Why Is Edward Heath Being Exposed Now? The Answer May Surprise You (Or Probably Not, I’m Just Posting This Because WTF, Jimmy Savile’s Walls)

Hands up, who here is surprised that Edward Heath has been named as a kiddy fiddler? Boo hiss to him, and all. Of course, this raises the question–he very well might have been, but why bother exposing him now?* Ken Clarke’s in the news for for accusations of approximately the same sort of thing, and he’s inconveniently alive and walking, so that might be one reason. However, there’s another reason I can think of, and while it may not be the primary reason, maybe just a convenient side effect, it is a subject that’s near and dear to every Tory’s heart–property.

Specifically, Edward Heath’s house. Unlike Gary Glitter, with his haunts in the far East, and Jimmy Savile, who seems to have literally lived in Hell House (it had black walls! for fuck’s sake!), Heath lived in a pretty corner of England–a listed Georgian house near Salisbury Cathedral. The house was originally cathedral property and Heath only held the lease, but through some dodgy dealing, he bought the house outright. However, as we all know, Heath had no close family, so after he died, that should have been an end to it.

But Heath left behind a substantial amount of money, and willed most of it towards keeping the house as a shrine to his own achievements. It would be kept as it was when he lived there, and people would trot through and admire his achievements.

Understandably, visitors weren’t beating down the doors to share Heath’s vision. After a series of closures and reopenings, it seemed like the shrine was about to put up the shutters. The property would finally be sold, all the memorabilia cleared out, and the house could revert to its normal function as a residence. However, some last-minute funders stepped in and by late 2013, the museum’s supporters finally had managed to establish the house as a permanent tourist attraction.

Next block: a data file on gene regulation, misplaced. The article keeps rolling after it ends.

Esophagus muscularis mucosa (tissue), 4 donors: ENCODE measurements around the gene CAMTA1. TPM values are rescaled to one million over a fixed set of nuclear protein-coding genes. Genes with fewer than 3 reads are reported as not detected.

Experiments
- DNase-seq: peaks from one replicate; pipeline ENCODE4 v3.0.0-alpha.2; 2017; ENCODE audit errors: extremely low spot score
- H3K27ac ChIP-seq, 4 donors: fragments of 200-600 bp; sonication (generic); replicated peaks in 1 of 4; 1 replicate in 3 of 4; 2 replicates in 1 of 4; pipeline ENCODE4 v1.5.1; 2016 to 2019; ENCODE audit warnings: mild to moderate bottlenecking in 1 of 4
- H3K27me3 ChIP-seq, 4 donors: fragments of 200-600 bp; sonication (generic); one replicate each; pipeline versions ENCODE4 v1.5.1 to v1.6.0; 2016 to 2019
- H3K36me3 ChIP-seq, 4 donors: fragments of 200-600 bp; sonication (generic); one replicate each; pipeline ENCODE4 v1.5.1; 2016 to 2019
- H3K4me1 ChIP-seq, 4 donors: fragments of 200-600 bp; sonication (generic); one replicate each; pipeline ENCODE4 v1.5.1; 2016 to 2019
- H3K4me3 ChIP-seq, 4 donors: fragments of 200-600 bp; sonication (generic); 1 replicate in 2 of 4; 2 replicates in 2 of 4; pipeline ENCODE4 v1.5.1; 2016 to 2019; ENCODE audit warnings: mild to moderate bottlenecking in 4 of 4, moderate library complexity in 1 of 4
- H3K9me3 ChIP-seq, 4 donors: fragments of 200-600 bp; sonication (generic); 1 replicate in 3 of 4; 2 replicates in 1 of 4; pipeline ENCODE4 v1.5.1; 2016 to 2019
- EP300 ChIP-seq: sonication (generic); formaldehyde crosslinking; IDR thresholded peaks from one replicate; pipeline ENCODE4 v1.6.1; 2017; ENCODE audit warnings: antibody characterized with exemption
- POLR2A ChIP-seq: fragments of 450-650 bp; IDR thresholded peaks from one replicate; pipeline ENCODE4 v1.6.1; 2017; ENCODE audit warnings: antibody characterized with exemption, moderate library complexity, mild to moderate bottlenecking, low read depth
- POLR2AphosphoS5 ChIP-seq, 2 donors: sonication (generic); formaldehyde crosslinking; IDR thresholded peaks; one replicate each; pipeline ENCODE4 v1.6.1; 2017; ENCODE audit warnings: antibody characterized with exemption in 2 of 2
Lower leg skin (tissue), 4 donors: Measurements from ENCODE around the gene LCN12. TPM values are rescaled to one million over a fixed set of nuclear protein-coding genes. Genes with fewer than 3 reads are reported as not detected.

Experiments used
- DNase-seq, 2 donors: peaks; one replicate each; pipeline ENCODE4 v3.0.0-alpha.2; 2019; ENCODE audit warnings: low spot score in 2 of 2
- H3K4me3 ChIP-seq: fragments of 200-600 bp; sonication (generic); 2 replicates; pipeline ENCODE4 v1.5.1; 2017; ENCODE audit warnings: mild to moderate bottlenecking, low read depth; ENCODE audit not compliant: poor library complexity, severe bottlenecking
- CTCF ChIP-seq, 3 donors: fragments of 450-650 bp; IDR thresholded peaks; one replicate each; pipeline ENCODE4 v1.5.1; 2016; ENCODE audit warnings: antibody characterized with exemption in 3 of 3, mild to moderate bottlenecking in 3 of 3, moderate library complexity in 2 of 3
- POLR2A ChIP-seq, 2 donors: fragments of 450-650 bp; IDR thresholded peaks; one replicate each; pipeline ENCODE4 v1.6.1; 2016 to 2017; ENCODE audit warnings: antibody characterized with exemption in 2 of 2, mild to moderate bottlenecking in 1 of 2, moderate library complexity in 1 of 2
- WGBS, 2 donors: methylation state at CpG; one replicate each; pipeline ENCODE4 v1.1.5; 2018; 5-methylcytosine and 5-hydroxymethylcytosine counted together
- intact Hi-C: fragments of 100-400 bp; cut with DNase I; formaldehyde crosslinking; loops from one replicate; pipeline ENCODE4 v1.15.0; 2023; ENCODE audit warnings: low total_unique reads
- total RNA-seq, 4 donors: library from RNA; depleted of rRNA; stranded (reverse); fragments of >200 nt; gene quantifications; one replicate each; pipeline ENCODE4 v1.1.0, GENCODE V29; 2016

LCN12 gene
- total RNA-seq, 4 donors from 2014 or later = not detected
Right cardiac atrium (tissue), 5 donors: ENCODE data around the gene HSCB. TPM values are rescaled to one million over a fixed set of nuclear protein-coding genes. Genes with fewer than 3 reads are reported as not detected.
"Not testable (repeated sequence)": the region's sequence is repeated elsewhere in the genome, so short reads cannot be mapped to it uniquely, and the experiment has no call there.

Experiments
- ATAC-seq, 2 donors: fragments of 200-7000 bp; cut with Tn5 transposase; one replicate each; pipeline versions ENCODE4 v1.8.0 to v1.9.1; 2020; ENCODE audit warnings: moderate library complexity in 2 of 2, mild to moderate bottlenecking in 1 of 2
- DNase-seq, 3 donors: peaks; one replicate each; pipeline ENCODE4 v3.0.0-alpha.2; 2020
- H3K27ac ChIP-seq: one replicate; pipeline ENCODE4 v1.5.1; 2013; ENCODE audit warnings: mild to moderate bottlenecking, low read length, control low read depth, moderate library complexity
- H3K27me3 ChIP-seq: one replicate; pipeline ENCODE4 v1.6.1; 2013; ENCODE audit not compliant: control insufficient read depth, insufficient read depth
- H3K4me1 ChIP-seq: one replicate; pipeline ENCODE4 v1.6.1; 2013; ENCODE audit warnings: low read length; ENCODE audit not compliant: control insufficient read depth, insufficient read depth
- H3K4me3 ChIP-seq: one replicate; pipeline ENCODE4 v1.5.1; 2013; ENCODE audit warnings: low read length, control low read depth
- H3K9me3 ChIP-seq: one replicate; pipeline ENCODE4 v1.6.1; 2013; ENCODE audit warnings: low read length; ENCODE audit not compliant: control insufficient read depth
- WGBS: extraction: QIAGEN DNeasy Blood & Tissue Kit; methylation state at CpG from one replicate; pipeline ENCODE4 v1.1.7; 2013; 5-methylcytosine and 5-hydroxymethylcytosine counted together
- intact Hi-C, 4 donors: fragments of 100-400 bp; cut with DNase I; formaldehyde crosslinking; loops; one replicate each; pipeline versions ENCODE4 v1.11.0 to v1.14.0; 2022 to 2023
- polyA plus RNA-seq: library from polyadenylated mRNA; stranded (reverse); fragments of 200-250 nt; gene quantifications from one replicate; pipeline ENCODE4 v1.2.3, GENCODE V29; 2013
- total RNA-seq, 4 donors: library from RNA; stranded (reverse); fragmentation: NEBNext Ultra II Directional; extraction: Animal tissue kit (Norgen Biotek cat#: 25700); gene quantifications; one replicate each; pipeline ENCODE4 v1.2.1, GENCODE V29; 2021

Imagine the feelings of the people of the cathedral close. First, Ted had swindled the church out of its rightful due, and now his ghost would squat among them permanently. Forever. Until the last syllable of recorded time.

And imagine the feelings of well-heeled denizens of the property ladder, knowing that that particular attractive rung was off limits, dedicated to storing the personal effects of Ted Heath, of all people. When there could be a family there… your family. (Granted, your family if your family had millions, but still.) If only there was a way to get that house back where it belonged…

But what a reverse! Now the innocuous spot where elderly day-trippers could look at Sir Edward’s piano and yacht paintings has turned into a den of pure kiddy-fiddling evil. Which is sad for all those abused kids, but is the exposure really such a tragedy from the point of view of the aspiring property owner? I suppose they’ll have to break up the contents and sell the house now, to protect the property from vandalism if nothing else. Whatta shame… Don’t run to the estate agent’s too quickly, dears. At least buy some sage first!

* If you’ve read this far, have a reward–this is probably and hopefully the most embarrassing thing I’ll ever admit on this blog, but I’ve read a biography of Edward Heath, and this Mirror rape story accusing Heath of rape doesn’t completely add up. The accuser says that the rape occurred in 1961, in a fancy flat full of yachting-related knickknacks. In 1961, Heath didn’t live anywhere fancy, and he didn’t start sailing until later in the 1960s (Private Eye suggested Heath’s yacht was a public relations exercise to get people to warm to the new, waxen Tory leader). So, unless Heath had a secret early passion for yachts along with his secret passion for kids, and he was borrowing his rich friends’ flats to pick up tricks, the dates are off.

I mean, I don’t want to trash a victim, because memory can be hazy, and it still could all be true. In which case, fuck that dude, once for being a kid rapist and once again for using some presumably unwitting friends’ flat as his pretend home/curio case/junior rape center. He broke ALL THE RULES, and not in a bodacious way, either.

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2 Comments

  1. An intriguing take on the Heath story. What a dreadful irony it is that horrible things that may have been done in the past can never be entirely brought too light while there’s the suspicion that other agendas are at play – and it’s very easy to create a scandal that can’t ever really be put to rest. I have no idea what Heath may or may not have done and I don’t care about him – but if this happened to kids, then where do we go from here? In other words what use is the story unless it changes something? (Oh, of course, it sells a lot of newspapers).

    Reply

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